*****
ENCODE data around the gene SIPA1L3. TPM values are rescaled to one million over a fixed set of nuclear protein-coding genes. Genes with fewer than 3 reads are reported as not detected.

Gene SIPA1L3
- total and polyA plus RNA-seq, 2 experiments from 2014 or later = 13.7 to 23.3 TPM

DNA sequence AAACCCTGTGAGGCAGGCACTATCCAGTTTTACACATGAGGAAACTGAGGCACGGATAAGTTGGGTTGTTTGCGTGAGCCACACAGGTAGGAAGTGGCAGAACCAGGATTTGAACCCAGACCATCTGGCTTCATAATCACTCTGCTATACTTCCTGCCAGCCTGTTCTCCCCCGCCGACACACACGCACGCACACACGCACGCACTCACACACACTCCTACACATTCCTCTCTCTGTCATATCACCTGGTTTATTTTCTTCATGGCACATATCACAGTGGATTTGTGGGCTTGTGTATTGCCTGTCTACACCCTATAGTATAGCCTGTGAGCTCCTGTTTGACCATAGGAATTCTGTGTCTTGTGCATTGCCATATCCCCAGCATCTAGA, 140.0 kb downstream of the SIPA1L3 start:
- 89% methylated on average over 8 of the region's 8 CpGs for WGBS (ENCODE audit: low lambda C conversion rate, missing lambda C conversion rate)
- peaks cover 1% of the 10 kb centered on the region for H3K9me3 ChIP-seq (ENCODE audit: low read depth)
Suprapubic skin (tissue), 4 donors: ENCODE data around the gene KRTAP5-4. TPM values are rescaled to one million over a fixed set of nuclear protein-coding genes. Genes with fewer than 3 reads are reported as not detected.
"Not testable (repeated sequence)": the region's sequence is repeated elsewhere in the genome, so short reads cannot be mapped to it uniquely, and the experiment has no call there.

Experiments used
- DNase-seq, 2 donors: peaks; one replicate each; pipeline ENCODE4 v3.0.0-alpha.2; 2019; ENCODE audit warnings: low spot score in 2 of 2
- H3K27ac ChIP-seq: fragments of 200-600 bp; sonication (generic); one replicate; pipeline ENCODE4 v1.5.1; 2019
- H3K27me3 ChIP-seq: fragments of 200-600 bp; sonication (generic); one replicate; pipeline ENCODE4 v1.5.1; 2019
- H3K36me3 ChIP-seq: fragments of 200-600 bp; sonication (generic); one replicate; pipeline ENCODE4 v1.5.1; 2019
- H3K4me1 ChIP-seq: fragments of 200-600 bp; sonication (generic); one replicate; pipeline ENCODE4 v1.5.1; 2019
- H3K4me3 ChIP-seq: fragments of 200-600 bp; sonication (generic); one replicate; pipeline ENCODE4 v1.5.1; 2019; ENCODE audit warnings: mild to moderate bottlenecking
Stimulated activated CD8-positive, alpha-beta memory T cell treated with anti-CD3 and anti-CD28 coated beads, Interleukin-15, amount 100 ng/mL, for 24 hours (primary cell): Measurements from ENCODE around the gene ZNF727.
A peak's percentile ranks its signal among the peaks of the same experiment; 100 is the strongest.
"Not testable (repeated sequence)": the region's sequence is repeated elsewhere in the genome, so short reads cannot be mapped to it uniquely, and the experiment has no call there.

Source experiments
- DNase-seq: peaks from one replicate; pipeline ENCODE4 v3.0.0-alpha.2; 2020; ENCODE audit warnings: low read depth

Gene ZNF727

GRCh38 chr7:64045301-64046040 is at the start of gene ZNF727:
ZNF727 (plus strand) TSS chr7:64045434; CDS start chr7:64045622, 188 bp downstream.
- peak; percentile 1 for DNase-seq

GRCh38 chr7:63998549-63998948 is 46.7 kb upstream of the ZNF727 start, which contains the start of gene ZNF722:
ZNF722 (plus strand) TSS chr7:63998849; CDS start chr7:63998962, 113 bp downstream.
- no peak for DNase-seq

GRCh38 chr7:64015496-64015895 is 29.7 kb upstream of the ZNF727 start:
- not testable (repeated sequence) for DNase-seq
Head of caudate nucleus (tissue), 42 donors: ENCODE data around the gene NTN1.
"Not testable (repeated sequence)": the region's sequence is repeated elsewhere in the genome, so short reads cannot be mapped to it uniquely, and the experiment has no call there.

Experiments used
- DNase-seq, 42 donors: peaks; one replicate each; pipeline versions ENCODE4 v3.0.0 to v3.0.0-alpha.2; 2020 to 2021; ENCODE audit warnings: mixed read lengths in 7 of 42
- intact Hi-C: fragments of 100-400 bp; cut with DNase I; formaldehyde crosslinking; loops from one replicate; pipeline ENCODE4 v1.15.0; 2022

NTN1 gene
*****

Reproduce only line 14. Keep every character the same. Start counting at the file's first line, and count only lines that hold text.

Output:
- H3K4me1 ChIP-seq: fragments of 200-600 bp; sonication (generic); one replicate; pipeline ENCODE4 v1.5.1; 2019